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Schwartz, J.M. (2002). The Cartography of Melancholia: A Review of The Noonday Demon: An Atlas of Depression by Andrew Solomon. New York: Scribner's, 2001. 571 pp.. Contemp. Psychoanal., 38(1):155-158.

(2002). Contemporary Psychoanalysis, 38(1):155-158

The Cartography of Melancholia: A Review of The Noonday Demon: An Atlas of Depression by Andrew Solomon. New York: Scribner's, 2001. 571 pp.

Review by:
Joseph M. Schwartz, Ph.D.

In Recent Years there has been a growing body of memoir written by those suffering from depression about their experience of illness and treatment. Among the many noteworthy contributions to this literature are William Styron's (1990) Darkness Visible: A Memoir of Madness; Kay Redfield Jamison's (1996) An Unquiet Mind; Jeffery Smith's (1999) Where the Roots Reach for Water: A Personal and Natural History of Melancholia; and Nell Casey's (2001) edited collection of short pieces, Unholy Ghost: Writers on Depression. Andrew Solomon made an initial contribution to this literary evocation of suffering in a 1998 New Yorker piece, a contribution that he has extended in his remarkable book, The Noonday Demon: An Atlas of Depression. The book is at once a harrowing personal account of his own relentless struggle with treatment-resistant depression, a far-reaching venture into cross-cultural field research, a scholarly, if at times somewhat tendentious, review of all aspects of the clinical literature on depression and related topics, and a meditation on the nature and meaning of suffering in our lives.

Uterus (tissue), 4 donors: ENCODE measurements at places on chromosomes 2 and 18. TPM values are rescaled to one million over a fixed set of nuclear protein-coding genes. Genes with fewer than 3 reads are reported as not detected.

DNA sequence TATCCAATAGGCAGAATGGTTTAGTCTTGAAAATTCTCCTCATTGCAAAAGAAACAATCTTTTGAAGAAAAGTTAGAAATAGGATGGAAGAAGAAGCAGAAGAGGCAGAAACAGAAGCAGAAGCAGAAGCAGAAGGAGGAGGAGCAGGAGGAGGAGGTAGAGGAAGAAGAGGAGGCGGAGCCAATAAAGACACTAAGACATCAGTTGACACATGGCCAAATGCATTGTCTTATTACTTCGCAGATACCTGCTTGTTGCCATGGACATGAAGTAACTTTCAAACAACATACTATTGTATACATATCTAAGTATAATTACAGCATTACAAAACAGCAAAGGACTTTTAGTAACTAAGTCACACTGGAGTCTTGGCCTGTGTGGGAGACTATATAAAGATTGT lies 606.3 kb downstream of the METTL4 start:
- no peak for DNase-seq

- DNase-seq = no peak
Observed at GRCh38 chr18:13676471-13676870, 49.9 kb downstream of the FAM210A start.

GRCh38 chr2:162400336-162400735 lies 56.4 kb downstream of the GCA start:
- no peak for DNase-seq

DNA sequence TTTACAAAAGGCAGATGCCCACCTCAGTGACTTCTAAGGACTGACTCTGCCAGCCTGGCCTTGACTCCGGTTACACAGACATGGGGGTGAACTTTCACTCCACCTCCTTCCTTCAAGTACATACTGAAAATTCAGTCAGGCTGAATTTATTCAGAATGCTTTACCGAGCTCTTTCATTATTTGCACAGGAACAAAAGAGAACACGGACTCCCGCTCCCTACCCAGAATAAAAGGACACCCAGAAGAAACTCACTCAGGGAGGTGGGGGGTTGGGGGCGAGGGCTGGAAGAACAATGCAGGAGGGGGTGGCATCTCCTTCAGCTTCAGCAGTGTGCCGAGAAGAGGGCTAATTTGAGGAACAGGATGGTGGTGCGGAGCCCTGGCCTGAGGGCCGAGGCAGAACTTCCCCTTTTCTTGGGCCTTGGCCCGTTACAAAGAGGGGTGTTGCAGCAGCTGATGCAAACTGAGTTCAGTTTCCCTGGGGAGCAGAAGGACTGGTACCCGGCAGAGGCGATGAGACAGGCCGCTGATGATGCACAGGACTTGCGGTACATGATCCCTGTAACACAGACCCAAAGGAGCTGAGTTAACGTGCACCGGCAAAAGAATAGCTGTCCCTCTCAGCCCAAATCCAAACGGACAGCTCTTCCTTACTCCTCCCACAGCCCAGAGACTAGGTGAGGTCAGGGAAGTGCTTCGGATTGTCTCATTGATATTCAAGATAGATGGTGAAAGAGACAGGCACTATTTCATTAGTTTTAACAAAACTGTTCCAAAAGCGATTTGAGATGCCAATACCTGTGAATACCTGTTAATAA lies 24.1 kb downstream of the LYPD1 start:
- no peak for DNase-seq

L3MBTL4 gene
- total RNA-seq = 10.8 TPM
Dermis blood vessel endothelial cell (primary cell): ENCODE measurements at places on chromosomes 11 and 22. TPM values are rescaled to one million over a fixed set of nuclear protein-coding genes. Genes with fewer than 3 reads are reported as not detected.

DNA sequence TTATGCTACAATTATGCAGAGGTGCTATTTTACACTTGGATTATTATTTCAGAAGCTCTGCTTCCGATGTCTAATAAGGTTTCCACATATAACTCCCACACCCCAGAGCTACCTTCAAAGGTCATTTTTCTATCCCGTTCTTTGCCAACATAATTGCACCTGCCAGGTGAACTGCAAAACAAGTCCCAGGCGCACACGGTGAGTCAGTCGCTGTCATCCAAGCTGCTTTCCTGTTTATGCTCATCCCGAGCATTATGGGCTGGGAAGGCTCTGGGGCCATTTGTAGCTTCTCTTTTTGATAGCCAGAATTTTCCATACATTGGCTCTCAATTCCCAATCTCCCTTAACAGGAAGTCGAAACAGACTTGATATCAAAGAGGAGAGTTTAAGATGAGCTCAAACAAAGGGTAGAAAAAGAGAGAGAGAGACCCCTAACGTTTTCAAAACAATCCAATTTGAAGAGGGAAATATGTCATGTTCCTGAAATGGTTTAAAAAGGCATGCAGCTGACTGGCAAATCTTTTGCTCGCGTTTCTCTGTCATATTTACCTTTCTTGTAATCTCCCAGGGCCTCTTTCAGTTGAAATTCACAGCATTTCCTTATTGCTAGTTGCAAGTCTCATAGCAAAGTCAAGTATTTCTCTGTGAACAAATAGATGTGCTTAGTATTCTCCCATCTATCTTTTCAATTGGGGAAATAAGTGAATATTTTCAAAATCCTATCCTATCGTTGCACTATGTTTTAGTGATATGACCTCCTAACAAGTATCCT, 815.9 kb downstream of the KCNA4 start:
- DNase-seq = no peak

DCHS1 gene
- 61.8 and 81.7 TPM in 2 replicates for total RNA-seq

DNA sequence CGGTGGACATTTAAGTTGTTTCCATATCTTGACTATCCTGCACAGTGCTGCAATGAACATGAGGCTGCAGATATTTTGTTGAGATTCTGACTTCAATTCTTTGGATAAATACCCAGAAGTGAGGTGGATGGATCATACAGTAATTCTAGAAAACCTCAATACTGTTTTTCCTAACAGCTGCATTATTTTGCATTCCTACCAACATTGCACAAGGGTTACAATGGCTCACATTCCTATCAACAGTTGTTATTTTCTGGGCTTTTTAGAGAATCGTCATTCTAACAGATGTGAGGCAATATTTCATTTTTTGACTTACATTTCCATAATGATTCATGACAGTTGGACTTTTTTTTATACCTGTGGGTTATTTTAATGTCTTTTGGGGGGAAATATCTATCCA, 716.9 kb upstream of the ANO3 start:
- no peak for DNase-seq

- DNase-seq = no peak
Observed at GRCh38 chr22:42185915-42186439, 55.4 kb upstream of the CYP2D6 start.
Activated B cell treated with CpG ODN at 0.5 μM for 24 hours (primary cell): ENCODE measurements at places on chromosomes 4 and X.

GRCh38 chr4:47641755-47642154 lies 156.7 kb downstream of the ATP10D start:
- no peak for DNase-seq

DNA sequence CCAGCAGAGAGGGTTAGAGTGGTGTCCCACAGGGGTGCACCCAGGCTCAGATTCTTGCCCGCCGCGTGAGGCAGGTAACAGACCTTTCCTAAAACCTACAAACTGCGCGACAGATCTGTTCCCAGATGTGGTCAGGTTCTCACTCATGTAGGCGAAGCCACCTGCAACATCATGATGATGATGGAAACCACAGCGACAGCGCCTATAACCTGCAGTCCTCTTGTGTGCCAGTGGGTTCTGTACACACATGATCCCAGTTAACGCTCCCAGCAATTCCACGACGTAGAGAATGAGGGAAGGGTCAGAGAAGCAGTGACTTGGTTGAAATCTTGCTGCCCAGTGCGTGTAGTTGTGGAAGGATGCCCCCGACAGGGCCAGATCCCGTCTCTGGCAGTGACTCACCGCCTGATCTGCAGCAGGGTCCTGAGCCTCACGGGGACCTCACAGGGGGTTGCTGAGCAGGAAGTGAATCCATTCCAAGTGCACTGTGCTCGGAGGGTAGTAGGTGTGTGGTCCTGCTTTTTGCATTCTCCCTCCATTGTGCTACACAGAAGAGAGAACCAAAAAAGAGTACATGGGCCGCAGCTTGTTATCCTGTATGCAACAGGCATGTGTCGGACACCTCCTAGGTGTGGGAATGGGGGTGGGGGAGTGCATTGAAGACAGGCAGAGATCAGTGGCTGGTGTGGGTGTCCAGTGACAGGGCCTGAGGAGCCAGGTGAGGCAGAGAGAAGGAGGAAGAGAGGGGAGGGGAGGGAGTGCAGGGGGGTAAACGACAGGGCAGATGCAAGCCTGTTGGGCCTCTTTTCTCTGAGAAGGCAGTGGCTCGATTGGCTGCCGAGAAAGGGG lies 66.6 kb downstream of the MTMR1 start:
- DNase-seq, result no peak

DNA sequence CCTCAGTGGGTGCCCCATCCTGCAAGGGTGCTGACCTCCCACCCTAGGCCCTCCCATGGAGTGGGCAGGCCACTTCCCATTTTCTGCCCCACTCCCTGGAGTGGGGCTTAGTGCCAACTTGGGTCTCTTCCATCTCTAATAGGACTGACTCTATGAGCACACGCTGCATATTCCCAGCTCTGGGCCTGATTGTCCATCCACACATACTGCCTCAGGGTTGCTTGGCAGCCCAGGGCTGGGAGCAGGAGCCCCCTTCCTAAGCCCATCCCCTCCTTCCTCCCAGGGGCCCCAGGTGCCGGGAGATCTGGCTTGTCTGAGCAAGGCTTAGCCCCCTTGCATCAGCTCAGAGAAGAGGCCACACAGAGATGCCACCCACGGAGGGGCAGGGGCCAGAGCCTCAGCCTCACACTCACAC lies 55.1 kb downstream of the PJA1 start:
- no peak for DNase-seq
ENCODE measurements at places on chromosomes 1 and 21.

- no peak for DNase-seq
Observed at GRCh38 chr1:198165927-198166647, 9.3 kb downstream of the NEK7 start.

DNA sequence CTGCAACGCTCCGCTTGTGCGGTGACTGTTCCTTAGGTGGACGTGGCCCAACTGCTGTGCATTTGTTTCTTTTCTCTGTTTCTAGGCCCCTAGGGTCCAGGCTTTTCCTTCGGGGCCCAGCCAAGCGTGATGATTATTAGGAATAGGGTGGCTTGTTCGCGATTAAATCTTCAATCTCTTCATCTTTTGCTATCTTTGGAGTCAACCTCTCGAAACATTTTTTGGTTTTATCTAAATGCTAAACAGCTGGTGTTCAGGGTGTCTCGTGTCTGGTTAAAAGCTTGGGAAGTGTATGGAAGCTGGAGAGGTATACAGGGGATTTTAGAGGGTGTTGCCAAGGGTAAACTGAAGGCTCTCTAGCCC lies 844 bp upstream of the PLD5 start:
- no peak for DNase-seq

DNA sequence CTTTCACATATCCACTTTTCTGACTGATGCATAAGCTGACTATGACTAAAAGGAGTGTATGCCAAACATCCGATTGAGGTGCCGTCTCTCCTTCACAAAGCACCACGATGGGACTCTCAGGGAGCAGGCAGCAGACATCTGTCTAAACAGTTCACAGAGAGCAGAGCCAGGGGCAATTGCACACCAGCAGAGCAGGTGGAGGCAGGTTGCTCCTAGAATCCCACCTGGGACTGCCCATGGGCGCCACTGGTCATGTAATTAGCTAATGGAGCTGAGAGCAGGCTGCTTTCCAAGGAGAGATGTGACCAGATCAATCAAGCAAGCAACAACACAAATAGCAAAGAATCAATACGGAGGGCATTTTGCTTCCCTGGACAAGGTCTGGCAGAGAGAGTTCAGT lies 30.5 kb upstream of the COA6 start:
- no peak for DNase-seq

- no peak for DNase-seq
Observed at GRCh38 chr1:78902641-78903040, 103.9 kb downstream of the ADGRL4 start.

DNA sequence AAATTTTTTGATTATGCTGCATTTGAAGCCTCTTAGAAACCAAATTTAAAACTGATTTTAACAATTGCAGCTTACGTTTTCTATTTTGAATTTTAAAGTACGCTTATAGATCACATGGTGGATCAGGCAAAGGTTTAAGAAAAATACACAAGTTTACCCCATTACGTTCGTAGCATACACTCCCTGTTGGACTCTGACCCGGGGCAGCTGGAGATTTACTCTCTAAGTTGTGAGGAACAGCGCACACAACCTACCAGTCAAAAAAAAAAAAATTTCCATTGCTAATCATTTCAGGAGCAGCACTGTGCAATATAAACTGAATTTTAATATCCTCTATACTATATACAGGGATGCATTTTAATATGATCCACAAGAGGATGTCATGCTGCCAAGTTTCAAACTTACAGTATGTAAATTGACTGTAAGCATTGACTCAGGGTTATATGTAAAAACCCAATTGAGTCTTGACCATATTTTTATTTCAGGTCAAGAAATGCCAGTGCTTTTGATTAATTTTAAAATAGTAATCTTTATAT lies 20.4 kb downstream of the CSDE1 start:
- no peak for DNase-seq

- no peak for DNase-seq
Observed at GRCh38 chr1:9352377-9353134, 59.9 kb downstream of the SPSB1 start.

Presented as a collection of freestanding essays, The Noonday Demon covers enormous terrain. The chapter headings, Depression, Breakdowns, Treatments, Alternatives, Populations, Addiction, Suicide, History, Poverty, Evolution, and Hope, convey the breadth of Solomon's ambition, an ambition realized with varying degrees of success for each of these subjects. The Noonday Demon is strongest when Solomon stays close to his own experience and that of the many resilient men and women who entrusted their stories to him. These personal accounts are profoundly moving and offer the opportunity to go deep inside the experience of

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